What Is a Tax Sale?

Tax Sales Explained in Less Than 3 Minutes

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Failure to pay property taxes for a defined period of time can trigger the sale of the associated real estate. This is known as a tax sale and it occurs when the delinquent taxes form a lien against the property. The tax authority then sells either the lien or the deed to the property on the public market. The sale can be a tax deed sale or a tax lien sale.

The specifics of tax sales can differ somewhat based on state and jurisdiction laws, but they follow a similar pattern.

Definition and Examples of Tax Sales

In most U.S. locations, you must regularly pay property taxes if you own real estate. They're sometimes referred to as real estate taxes. Your property can be sold on the public market if you fail to remit the appropriate amount of property taxes to the government on a timely basis. This is known as a tax sale.

Tax sales can also occur when individuals or other entities fail to pay taxes owed to the Internal Revenue Service (IRS). The IRS can seize a taxpayer's property in a process known as a levy and conduct a tax sale auction.

Tax sale rules vary by state, so be sure to clarify how the rules are applied in your area.

Let’s say you own a home in New Jersey. You owe $6,000 in property taxes per year on that home, payable in four quarterly installments. Due to financial hardship, you're unable to make those payments.

The state of New Jersey will eventually collect the taxes you never paid by selling a tax sale certificate to the property. The certificate forms a lien against the home. If someone purchases the tax sale certificate, they could begin foreclosure proceedings on the property, although they must wait two years to do so. After two years, they would be able to go through with the foreclosure and own the property.

How a Tax Sale Works 

You, as the homeowner unable to pay property taxes, would typically retain the right to "redeem" the certificate for a while after it's sold. You can effectively buy back the lien against your property prior to foreclosure by paying the taxes that you owe, plus any penalties and interest. The exact process can vary by jurisdiction.

Most tax authorities also provide for "right of redemption" periods prior to the deed or a lien against the property being sold. The deed or lien would only be sold if you failed to remit the taxes owed by a specified deadline.

The governing body will typically auction off the property. The opening minimum bid is often the amount of the delinquent taxes plus interest. For example, in the case of that $6,000 delinquent tax bill in New Jersey, if the interest rate was 6% and it accrued monthly, you would owe a minimum of $6,360 after one month.

If you’re on the bidding side of a tax sale, you must typically place a deposit with the tax authority to be permitted to participate in a tax sale auction. Property taxes will continue to accrue after the sale, and if you win, you must pay them or the lien or deed will be resold at the next auction.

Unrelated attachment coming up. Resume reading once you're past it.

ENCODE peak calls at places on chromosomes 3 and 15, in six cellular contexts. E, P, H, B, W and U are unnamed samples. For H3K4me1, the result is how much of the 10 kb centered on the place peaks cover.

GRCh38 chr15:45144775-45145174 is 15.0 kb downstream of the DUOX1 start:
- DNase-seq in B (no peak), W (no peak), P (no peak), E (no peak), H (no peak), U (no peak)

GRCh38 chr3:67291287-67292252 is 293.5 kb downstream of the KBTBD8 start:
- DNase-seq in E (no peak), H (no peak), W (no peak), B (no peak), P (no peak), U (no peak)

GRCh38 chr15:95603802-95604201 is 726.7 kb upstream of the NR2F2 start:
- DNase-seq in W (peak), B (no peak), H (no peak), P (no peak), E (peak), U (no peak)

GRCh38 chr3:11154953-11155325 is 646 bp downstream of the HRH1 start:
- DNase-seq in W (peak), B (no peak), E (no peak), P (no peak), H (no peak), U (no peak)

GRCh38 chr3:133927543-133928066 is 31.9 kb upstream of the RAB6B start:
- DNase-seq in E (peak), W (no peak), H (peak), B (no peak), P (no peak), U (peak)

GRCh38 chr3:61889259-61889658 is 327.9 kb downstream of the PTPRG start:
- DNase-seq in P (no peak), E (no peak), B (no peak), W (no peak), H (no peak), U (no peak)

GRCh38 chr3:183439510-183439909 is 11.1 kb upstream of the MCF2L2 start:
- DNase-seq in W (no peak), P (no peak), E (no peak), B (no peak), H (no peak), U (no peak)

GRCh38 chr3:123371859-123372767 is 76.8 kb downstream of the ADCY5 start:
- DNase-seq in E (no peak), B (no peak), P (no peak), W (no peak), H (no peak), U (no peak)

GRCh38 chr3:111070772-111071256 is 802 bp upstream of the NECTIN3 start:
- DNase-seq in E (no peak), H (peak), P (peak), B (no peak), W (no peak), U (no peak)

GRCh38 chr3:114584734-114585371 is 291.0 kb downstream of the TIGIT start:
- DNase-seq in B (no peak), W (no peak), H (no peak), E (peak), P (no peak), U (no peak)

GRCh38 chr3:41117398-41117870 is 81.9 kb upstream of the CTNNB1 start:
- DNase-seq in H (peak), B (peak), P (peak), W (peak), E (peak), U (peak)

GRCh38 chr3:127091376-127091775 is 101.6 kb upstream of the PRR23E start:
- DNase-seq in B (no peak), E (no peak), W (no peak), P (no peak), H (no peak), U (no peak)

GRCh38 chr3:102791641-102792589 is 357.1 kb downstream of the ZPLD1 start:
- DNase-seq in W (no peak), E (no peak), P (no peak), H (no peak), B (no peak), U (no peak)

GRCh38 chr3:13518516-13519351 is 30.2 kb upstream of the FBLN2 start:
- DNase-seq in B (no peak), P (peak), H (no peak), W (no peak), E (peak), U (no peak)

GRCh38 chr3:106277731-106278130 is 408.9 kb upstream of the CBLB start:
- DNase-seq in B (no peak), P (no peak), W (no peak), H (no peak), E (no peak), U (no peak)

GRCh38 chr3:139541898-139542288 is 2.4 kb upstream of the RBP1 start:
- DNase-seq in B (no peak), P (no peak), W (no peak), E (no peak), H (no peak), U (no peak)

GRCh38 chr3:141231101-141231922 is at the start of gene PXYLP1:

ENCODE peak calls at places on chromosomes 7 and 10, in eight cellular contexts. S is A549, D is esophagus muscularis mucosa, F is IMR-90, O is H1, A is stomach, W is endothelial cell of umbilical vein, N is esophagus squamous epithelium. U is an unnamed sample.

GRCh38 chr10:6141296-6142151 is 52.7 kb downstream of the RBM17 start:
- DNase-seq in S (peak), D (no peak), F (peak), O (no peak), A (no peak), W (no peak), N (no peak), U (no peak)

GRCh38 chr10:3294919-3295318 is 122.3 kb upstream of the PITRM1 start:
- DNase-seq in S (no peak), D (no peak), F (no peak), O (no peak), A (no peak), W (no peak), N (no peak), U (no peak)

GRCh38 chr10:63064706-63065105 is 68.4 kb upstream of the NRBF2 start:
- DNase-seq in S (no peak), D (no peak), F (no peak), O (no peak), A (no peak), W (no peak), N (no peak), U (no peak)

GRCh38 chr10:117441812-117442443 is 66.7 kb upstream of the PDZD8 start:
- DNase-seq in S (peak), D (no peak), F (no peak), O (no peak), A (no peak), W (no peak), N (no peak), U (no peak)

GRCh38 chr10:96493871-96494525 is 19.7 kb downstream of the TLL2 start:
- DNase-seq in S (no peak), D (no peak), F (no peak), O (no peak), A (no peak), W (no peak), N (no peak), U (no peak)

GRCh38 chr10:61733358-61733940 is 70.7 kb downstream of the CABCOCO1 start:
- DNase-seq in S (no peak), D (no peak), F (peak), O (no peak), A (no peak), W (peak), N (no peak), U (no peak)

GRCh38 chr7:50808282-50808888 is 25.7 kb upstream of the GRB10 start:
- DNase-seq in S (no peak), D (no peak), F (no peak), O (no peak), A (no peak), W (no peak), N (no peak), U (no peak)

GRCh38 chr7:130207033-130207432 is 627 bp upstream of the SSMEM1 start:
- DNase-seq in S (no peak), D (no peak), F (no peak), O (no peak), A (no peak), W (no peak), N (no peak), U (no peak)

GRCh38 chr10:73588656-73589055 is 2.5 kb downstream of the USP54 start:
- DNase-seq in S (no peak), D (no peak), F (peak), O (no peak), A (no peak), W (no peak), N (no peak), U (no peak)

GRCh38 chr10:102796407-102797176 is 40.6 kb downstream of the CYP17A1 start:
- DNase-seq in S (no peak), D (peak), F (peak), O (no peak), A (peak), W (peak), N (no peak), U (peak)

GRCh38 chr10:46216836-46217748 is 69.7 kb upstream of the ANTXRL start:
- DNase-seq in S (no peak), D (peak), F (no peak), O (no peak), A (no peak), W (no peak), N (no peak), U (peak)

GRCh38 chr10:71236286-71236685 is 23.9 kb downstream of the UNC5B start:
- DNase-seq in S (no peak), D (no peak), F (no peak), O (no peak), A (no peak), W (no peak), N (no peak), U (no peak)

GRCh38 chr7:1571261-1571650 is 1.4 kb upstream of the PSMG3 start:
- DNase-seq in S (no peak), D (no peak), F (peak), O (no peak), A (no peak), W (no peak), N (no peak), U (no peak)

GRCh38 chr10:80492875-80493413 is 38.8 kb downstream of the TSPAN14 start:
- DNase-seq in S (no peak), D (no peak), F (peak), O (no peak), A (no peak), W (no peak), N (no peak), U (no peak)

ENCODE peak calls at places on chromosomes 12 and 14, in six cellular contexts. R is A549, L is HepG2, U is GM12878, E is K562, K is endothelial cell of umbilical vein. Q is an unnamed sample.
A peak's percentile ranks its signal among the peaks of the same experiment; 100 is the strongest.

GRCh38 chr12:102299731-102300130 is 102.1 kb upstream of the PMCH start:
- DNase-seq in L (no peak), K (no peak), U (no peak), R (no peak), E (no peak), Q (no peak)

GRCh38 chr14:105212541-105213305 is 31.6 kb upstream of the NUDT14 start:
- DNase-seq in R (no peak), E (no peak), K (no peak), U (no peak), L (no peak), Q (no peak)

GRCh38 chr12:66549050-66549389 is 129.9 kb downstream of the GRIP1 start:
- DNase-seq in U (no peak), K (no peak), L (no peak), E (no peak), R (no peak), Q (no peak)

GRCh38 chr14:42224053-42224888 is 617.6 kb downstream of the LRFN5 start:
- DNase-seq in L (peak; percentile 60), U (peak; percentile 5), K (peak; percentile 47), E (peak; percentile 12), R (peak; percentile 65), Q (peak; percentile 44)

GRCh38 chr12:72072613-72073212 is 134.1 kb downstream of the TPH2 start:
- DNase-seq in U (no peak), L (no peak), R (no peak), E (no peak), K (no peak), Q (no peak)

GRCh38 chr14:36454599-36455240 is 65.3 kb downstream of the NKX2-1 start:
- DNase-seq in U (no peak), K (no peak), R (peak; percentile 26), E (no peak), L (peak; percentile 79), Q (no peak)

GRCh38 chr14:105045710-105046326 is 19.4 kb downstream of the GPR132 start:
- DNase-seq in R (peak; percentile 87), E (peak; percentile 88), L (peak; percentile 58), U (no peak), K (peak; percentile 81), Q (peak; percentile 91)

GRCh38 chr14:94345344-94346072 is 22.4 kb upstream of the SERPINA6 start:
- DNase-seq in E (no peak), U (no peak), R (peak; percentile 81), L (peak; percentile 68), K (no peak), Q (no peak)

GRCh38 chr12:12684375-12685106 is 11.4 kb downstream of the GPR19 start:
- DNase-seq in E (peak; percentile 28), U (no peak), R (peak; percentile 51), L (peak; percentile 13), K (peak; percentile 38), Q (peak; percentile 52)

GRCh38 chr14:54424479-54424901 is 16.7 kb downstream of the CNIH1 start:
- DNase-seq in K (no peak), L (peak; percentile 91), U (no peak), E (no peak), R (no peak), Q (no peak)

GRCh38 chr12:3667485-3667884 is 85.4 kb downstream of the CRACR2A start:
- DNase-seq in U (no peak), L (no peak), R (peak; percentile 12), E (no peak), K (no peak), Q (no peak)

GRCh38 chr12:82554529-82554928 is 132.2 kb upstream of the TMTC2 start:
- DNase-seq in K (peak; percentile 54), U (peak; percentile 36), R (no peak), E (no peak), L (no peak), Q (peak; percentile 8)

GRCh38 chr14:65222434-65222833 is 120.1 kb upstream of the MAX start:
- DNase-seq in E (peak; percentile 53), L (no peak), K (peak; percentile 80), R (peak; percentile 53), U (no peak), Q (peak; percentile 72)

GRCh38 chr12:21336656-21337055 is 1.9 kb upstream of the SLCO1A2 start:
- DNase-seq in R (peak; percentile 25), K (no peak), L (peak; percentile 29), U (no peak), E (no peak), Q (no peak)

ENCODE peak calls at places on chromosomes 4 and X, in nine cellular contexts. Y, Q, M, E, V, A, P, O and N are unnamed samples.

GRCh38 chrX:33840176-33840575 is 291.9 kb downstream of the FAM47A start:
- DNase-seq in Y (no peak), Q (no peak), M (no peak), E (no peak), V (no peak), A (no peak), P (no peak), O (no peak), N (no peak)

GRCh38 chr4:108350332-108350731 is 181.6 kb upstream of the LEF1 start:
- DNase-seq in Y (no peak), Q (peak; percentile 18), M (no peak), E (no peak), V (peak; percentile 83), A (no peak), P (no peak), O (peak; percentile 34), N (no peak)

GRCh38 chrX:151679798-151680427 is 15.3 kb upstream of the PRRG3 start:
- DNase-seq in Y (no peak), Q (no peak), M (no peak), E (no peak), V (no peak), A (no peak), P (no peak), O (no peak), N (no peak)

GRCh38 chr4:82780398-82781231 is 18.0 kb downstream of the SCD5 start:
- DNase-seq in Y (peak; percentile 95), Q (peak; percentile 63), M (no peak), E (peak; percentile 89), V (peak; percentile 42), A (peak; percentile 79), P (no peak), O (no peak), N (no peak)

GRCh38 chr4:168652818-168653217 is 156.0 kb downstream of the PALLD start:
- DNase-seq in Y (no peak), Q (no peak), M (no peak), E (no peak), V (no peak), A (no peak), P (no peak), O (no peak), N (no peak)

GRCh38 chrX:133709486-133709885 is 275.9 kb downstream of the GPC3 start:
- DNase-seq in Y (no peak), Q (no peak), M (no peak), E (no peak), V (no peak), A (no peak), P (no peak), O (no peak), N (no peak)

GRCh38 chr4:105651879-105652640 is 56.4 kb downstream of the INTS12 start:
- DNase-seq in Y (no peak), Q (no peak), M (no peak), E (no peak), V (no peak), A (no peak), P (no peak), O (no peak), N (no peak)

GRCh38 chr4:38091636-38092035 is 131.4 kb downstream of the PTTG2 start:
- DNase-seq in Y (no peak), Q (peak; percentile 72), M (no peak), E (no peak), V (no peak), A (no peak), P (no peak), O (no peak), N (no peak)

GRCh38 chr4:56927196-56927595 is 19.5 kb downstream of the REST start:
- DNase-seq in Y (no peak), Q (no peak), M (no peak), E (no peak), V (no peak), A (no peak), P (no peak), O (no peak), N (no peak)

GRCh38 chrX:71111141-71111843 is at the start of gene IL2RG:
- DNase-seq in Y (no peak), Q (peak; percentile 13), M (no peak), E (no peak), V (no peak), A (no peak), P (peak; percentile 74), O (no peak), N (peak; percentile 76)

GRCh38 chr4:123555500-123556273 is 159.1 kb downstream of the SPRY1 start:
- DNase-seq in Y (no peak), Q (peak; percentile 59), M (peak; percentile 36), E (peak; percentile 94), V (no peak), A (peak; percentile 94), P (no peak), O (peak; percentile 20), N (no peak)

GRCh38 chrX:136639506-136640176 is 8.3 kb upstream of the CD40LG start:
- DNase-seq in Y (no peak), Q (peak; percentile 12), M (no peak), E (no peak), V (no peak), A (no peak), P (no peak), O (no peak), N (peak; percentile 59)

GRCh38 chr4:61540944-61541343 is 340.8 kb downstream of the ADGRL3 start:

You rarely have the option of inspecting a property or having it appraised prior to bidding, although most tax authorities urge you to do your "due diligence" before buying the deed or the lien so you know what you're getting into.

Prior to bidding at a tax sale, you may be able to get copies of the property assessments that led to the tax due.

Types of Tax Sales

The difference between a tax deed sale and a tax lien sale lies in what the highest bidder actually receives for their winning bid, but both can eventually result in the property going to the winning bidder.

Tax Deed Sale

A tax deed sale conveys the deed to the home or property to the highest bidder. A property with delinquent taxes is sold along with its accompanying tax bill, which is still payable to the government. The winning bidder must pay the tax bill.

Tax Lien Sale

A tax lien sale occurs when the government auctions off a lien that's been placed against the property for unpaid taxes. The highest bidder wins and purchases the tax lien certificate. Ownership of the lien gives them the right to collect on it from the property owner. The lien purchaser can begin foreclosure proceedings if the homeowner doesn't pay the property taxes owed within two years. If the taxes aren’t paid by the homeowner, the bidder can seize and sell the property.

Key Takeaways

  • Tax sales occur when owners fail to pay property taxes owed, and a government entity places their property for sale in order to collect that debt.
  • Tax sales typically trigger a right-of-redemption period that provides the property owner with an opportunity to pay their taxes and reclaim the property.
  • Tax deed sales refer to the sale of the actual property, while tax lien sales refer to the purchase of a tax lien that's been placed against the property. Failure of the homeowner to pay off the lien can lead to foreclosure.